One of things things I like to include in my travels is to search out a local chocolatier. Not only is chocolate sinful and delicious, but typically, the great confectioners of the world like to mix chocolate with the flavors of their neighborhoods. If it’s from the islands it might be coconut, from Europe it might include something a little more obscure like licorice.
Chocolate can rightfully tell a lot about a place and its history and, thanks to an abundance of antioxidants, it’s good for you. It is a product of the earth, cultivated and carefully nurtured to become one of the most beautiful things Mother Nature has to offer. If it wasn’t for chocolate, it might be cliché to say, I’m pretty sure we would all be a little less satisfied.That’s why Stephanie Pino is making it her mission to master the art of working with cacao to create what we, the consumers, understand to be chocolate. Since the very first time she worked with the ingredient, she has been drawn to its immediate power and has never looked back.
It was while making truffles for a cooking event at Isle Cook Key West that the ambitious Pino realized Forest Gump might be on to something. As a self-taught pastry chef, the tedious delicacy of working with an infamously fickle ingredient almost made Pino a little nervous at first. Chocolate takes learning new rules and discipline. It’s a whole different ball game; nothing at all like the decadent baked desserts she was used to making. She had to do a lot of research in her spare time to make sure she knew what she was doing and that she wasn’t going to mess things up.
(For the record, she didn’t and she hasn’t ever since. Even if she did, we would never know it. Pino only serves her best.)
“My a-ha moment came when Andrew Berman asked me to do a dessert of chocolate truffles” she says of stepping out of her comfort zone. “At first I said ‘no way,’ then ‘fine,’ ‘OK,’ I caved and they came out perfectly.”
As a kid, Pino remembers making Betty Crocker cakes and finally being able to use mom’s oven. Those pivotal moments are ingrained in her memory the same way flour is to dough, one and the same. She simply cooks the products of her environment with the memory of her childhood.
I had first heard about Pino when, years ago, I came across her blog, Pino’s Bakehouse & Food Blog. At one point, she was strictly writing and posting about decadent desserts. Then suddenly, I thought she had disappeared from the kitchen altogether. It wasn’t until Facebook suggested that I follow the Pino Xocolates page, along with an up-close photo of her theobromine molecule tattoo, that I realized she had gone down a darker path. It need not be said that real chocolate is not for the weak of heart. I mean, it even has its own molecule that if taken in large doses can “have a profound effect on the brain.”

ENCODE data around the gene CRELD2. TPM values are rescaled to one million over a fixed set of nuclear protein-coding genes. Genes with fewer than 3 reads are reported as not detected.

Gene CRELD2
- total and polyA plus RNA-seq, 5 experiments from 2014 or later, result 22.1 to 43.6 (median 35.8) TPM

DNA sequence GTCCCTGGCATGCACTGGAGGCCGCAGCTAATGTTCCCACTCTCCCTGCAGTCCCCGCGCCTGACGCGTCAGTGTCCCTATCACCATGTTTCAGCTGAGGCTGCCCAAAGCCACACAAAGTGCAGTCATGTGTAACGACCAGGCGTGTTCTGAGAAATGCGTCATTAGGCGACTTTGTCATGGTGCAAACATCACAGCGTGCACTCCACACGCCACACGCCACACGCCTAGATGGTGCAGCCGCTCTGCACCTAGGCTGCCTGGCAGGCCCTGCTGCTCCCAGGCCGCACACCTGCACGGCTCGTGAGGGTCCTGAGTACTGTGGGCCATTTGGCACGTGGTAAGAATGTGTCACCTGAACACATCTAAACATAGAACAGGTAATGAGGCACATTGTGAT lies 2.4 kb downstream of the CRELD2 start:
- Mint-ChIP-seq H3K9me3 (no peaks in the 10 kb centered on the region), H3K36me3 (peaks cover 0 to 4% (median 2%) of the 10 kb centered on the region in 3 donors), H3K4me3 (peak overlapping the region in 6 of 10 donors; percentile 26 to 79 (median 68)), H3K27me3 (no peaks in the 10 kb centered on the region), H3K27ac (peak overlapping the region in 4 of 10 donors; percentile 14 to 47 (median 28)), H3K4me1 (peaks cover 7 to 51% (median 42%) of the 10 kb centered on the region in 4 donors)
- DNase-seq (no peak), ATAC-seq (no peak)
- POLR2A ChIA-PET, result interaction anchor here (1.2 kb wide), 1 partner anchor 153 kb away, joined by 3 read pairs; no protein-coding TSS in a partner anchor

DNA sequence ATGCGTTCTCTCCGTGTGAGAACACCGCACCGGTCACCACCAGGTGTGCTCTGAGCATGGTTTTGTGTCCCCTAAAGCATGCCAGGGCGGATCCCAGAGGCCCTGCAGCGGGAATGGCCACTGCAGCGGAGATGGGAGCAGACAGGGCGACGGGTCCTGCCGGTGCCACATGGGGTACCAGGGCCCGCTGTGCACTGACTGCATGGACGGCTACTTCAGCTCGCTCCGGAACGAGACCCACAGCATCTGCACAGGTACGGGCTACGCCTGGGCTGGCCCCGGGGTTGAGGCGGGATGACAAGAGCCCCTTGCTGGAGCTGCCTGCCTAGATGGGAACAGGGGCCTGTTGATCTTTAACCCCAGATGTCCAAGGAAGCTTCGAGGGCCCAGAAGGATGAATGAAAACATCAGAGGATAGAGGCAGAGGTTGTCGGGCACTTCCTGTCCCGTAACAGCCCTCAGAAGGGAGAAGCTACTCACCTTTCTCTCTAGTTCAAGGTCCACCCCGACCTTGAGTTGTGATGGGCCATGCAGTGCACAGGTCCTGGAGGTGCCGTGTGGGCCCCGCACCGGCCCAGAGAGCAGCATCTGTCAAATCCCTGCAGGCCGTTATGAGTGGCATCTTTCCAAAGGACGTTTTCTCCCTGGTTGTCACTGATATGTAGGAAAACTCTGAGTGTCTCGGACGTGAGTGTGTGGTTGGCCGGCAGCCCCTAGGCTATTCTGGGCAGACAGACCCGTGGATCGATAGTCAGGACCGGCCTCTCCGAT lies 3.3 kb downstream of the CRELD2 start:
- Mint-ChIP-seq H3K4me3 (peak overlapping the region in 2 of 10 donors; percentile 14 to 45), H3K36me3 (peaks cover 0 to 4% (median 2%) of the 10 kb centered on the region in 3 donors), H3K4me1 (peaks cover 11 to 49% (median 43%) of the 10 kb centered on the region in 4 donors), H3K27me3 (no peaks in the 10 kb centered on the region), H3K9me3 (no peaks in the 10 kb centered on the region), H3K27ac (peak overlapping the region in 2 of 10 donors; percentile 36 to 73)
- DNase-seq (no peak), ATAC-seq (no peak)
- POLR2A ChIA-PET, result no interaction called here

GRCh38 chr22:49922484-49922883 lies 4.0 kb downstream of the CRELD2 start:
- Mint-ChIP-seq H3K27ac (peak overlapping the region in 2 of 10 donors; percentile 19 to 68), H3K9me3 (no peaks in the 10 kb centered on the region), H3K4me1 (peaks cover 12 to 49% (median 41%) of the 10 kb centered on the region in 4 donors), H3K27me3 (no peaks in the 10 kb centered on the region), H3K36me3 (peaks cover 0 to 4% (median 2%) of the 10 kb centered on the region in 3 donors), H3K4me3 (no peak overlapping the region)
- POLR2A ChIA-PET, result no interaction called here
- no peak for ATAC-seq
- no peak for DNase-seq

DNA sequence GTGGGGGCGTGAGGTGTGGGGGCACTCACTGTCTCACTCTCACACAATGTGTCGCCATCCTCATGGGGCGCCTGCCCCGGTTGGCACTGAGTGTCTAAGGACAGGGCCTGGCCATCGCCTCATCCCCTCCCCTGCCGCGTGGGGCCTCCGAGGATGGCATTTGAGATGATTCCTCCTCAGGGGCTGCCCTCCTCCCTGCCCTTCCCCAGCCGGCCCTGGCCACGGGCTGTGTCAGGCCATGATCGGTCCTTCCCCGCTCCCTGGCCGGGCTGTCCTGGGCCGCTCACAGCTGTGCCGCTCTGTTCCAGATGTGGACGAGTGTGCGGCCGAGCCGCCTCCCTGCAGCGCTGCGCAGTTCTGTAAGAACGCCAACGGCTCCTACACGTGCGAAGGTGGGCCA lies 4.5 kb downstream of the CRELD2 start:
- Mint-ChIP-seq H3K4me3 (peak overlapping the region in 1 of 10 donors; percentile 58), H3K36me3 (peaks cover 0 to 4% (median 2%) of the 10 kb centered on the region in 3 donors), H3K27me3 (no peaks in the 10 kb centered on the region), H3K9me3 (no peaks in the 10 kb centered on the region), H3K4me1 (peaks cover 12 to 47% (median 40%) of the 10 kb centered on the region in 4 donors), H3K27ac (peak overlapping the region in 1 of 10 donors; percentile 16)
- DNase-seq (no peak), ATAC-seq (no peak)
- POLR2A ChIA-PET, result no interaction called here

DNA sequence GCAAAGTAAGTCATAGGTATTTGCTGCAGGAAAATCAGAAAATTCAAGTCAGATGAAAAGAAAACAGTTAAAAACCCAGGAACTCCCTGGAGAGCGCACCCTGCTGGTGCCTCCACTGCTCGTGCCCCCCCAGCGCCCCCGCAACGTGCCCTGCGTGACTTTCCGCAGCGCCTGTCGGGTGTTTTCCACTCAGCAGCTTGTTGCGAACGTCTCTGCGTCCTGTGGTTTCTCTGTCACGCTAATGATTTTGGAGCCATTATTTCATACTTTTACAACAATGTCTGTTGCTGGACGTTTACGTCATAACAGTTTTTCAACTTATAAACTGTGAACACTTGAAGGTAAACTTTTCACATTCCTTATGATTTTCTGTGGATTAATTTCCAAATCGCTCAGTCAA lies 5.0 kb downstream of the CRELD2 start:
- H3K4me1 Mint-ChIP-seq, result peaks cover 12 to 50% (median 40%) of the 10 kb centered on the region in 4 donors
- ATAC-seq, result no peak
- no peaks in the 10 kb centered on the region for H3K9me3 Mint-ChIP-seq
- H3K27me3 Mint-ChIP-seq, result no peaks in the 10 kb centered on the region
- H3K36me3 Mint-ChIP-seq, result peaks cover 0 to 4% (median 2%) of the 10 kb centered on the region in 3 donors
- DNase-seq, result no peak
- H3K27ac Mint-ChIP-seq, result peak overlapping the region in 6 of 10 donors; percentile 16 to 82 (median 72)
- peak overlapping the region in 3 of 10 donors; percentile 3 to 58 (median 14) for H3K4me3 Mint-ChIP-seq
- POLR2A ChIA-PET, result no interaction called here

After enrolling in a few online courses, Pino visited one of the most celebrated chocolate shops in the country. The tour at Raaka Chocolate in Brooklyn starts with a video of the owners completely immersed in the production of cacao not only in one foreign country, but in several. Although she remembers it very fondly, the initial eye-opening experience was when she left behind all prior inhibitions to get down and dirty as a volunteer at a cacao farm in Nicaragua to see what it’s all about.
“I needed to do this” she said.
So, following a month of research, Pino was finally accepted into a family co-op in the middle of the mountains on acres and acres of ripening farmland. She learned how to ferment dry cacao beans, grow juvenile trees and roast fresh beans over an open fire, cracking them by hand with no running water while running around barefoot and getting a little “messy.”
“Nicaragua was an adventure,” she says, “I’m now planning a trip to Hawaii, Peru and Colombia to do the same.”
In the meantime, Pino is working with local chef Martha Hubbard to create a chocolate bar line that will be the first of its kind in the local market. Ideas include a Mexican chocolate with heat and spices and a floral chocolate showcasing the flowers of the island.
“We’ve cracked 11 pounds of chocolate by hand together,” she says of their mutual dedication to the craft.
If you ask Pino what her idea of the perfect chocolate is, she has to think about it for a minute. She tells me she likes chocolate that is unrefined with less sugar and milk. To her, chocolate is a pure illustration of art, even if there is no one around but you to enjoy it.
“A friend brought me back this 90 percent dark cocoa from Mexico,” she says wistfully, “and it had a little grittiness to it with dark fruit and some cinnamon notes. It was the best chocolate I’ve ever had.”
Pino has turned her passion into a business and sells her chocolate truffle at the Roost, a neighborhood bar and liquor store located at 508 Fleming St. The choices of “dark and savory,” which includes Thai chili, thyme sea-salt and smoked black tea, or “sweet dreams” with raspberry filling, dark chocolate and chewy caramel, and white chocolate with key lime can all be enjoyed along with a nice glass of wine.
Follow Pino at www.PinoXocolates.com. ¦